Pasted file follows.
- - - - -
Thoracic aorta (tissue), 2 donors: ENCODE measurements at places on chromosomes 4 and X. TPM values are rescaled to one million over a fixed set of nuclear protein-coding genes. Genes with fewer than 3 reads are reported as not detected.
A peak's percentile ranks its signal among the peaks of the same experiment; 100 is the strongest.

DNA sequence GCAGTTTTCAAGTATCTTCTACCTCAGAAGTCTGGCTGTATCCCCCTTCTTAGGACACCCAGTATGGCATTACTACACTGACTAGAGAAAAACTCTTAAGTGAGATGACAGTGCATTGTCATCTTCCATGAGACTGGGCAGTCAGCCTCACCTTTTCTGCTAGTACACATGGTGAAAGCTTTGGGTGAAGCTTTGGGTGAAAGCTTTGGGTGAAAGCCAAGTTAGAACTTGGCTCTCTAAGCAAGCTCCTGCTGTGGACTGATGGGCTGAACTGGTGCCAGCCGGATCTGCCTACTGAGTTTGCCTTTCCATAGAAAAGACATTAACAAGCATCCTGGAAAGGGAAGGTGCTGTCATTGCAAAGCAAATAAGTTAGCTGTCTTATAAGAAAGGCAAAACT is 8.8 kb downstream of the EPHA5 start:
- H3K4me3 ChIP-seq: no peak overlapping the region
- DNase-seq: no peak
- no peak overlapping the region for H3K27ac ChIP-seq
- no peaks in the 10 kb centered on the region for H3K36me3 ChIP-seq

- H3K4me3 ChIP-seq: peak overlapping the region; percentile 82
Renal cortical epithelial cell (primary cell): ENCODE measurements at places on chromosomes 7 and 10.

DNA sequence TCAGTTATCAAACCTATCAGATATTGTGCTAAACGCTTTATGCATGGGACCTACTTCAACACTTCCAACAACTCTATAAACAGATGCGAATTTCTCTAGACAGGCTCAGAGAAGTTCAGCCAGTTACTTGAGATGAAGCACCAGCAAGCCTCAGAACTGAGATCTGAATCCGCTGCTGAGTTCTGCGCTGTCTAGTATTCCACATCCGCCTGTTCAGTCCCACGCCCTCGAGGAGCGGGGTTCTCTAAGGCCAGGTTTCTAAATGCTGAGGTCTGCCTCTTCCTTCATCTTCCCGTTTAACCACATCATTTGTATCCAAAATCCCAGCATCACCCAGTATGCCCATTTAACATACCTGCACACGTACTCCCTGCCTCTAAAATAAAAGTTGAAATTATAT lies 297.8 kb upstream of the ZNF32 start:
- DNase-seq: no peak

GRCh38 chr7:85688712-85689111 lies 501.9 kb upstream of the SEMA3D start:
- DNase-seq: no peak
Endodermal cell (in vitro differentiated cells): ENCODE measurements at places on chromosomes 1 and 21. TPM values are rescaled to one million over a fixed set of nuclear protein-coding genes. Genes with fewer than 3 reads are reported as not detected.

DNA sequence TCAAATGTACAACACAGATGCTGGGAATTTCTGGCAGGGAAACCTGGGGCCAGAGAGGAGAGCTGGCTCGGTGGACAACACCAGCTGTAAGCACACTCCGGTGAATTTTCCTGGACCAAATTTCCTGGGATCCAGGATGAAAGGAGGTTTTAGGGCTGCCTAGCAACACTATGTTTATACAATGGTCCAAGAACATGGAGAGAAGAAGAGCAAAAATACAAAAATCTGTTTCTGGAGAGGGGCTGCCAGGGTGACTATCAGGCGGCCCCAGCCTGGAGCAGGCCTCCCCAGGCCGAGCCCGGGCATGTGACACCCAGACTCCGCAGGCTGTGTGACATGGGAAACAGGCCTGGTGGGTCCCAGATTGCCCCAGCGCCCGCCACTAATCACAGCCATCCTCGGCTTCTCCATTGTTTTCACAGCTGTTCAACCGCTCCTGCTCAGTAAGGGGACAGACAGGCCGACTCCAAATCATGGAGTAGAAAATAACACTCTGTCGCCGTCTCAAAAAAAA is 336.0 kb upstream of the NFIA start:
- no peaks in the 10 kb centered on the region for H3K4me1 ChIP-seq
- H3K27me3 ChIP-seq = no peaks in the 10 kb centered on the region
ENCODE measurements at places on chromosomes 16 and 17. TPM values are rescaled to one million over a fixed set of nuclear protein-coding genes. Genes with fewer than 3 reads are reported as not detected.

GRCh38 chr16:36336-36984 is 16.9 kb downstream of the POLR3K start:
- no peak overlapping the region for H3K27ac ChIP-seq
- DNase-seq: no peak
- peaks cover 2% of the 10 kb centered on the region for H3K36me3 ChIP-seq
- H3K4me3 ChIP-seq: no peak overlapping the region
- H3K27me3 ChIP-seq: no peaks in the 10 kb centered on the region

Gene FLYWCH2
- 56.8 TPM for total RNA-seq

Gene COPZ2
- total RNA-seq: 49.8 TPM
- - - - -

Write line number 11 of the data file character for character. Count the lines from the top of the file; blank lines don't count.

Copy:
- DNase-seq: no peak